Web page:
You can’t flick on the news, scroll through your Twitter timeline, or talk to your overly money-conscious dad in 2023 without coming across the words “inflation”, “cost-of-living”, or “recession.”
It’s bleak, but it’s how the year is starting off and it’s how it’s predicted to continue. While most of the world has to grit their teeth and buckle down for a bumpy financial year, Oxfam has revealed that the wealthiest 1% won’t feel it — more than that, according to the organization, their profits are part of the problem.
Every year, Oxfam releases a wealth inequality report in mid-January to coincide with the global decision-making that takes place at the annual World Economic Forum in Davos. This year’s report is titled: Survival of the Richest: How we must tax the super-rich now to fight inequality.
Aptly titled, it takes a deep dive into the underregulated tax policies that have allowed the world’s wealthiest to pocket significantly large profits, even while global poverty levels have increased for the first time in 25 years.
Oxfam is calling for the wealthiest to be taxed on their income, inheritance, and profits, highlighting the unfairness of the richest having to pay minimal taxes, while the working class and small business entrepreneurs have staggeringly high taxes to contribute. The report makes the example that billionaire Elon Musk paid just over 3% in taxes from 2014 to 2018; while an entrepreneur in Northern Uganda, who makes an estimated $80 a month in profit, pays a tax rate of 40%.
“Taxes on the richest in wealthier nations could also raise revenue to help their governments live up to existing aid and climate finance commitments, and to deliver much-needed additional investment to fight poverty, inequality, climate change, and humanitarian crises,” Oxfam argues in the report.
The call is not a new one, it’s been an ongoing discussion for a while now. In fact, even the rich are calling for themselves to be taxed more.
In January last year, over 100 millionaires signed a letter calling for their taxes to be higher. It’s happening again now — 205 of the world’s “ultra rich” including Avenger Mark Ruffalo, have raised their voices at the World Economic Forum meeting, calling for governments to introduce wealth taxes to help reduce global inequality.
While decisions about the world’s wealth are being made in Davos, here are a few mind-blowing stats and facts on the current state of wealth inequality from Oxfam’s report.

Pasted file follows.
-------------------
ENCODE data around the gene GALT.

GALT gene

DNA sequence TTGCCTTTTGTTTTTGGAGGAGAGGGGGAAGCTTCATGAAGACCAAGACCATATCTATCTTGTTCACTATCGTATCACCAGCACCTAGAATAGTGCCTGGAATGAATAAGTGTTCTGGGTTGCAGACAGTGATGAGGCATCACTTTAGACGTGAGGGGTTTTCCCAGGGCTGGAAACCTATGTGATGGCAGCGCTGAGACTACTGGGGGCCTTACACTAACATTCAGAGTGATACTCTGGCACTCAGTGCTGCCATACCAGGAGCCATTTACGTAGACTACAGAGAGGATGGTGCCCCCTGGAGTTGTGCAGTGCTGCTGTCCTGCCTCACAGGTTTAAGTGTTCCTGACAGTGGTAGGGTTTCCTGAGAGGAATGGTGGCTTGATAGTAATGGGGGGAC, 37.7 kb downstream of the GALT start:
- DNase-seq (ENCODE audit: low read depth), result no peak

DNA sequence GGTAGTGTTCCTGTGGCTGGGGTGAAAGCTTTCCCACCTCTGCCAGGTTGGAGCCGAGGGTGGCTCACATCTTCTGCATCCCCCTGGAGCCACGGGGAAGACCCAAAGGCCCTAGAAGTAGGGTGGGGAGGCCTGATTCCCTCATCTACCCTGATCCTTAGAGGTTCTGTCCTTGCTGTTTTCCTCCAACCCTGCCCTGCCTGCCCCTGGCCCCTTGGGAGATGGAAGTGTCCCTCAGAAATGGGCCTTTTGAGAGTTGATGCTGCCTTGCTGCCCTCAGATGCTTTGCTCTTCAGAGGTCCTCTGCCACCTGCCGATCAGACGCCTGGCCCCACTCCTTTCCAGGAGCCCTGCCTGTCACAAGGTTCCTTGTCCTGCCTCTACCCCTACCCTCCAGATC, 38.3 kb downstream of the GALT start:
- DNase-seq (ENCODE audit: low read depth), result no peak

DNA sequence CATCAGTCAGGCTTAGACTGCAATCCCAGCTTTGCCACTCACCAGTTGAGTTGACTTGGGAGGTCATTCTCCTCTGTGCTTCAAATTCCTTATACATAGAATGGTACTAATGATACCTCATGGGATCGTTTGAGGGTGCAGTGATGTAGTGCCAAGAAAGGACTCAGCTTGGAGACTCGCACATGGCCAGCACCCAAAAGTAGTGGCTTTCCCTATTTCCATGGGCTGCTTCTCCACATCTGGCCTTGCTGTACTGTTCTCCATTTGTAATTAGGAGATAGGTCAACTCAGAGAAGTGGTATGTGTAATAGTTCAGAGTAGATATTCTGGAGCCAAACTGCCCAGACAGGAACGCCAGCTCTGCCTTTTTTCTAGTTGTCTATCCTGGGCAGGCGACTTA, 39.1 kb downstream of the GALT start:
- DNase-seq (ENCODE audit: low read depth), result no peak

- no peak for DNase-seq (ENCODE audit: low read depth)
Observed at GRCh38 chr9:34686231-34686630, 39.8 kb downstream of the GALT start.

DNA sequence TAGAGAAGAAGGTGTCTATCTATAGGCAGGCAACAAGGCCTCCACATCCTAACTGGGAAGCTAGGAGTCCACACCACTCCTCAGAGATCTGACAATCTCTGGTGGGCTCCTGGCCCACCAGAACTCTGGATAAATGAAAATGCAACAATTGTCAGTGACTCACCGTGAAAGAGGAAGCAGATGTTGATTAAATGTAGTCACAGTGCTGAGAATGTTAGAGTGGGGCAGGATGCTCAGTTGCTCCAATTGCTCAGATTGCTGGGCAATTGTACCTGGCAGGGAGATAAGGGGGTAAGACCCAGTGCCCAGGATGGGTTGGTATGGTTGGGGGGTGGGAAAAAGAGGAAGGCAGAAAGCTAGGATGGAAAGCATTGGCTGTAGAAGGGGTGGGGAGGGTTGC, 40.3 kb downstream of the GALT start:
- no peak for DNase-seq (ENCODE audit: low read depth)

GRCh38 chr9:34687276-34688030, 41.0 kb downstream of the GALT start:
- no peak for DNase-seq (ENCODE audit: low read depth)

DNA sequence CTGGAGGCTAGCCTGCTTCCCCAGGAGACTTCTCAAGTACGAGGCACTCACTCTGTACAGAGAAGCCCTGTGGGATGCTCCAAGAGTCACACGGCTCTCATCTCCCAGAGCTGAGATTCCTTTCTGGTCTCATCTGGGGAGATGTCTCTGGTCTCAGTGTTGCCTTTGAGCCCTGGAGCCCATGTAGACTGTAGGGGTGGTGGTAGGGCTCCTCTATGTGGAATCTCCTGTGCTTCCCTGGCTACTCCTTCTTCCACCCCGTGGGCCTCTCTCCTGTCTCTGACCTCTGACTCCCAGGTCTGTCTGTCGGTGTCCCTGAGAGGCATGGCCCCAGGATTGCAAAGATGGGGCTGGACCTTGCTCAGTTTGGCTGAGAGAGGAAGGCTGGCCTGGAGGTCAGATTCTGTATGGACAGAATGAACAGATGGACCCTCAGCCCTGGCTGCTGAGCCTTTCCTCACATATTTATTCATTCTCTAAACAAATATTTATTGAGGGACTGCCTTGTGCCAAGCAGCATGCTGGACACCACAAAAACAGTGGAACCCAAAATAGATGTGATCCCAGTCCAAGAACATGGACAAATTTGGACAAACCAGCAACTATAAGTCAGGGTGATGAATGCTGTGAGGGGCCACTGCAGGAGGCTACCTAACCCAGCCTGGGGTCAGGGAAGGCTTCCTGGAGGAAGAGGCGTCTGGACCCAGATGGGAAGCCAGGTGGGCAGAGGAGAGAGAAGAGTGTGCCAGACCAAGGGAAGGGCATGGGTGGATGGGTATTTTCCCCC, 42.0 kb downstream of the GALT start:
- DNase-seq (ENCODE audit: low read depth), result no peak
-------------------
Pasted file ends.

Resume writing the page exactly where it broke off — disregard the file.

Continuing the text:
1. The richest 1% own almost half of the world’s wealth, while the poorest half of the world own just 0.75%
In fact, they have acquired nearly twice as much wealth in new money as the bottom 99% of the world’s population.
2. 81 billionaires have more wealth than 50% of the world combined
Despite this, they are taxed the least, with only 4 cents in every dollar of global tax revenue coming from wealth taxes. In fact, half of the world’s billionaires live in regions where wealth tax is not even a thing.
3. 10 billionaires own more than 200 million African women own combined
A staggering figure considering there are just over 714 million African women in existence.
4. Extreme wealth and extreme poverty have seen a sharp simultaneous increase for the first time in 25 years
The World Bank estimates that due to the pandemic, the poorest 40% experienced income losses that were double the losses of the richest 20%.
5. The poorest countries are spending 4 times more repaying debts (often to wealthy private lenders) than on health care
This despite the fact that it is also the poorest countries that struggled to purchase and roll out COVID-19 vaccines to fight the pandemic.
6. The richest 1% own almost two-thirds of all the world’s new wealth
Since 2020, for every dollar of new global wealth gained by someone in the bottom 90%, one of the world’s billionaires has gained $1.7 million.
7. A billionaire emits a million times more carbon than the average person
This is while, according to Oxfam, they’re the most likely to funnel their money into polluting industries, such as fossil fuels.
8. Billionaires are collectively earning an estimated $2.7 billion a day
…post-pandemic, and during a global cost-of-living crisis.
9. Food and energy companies more than doubled their profits in 2022
In stark contrast, the World Food Programme estimates that 824 million people went to bed hungry every night in 2022. Shareholders saw most of the profits, with Oxfam estimating they received a collective pay out of $257 billion on average.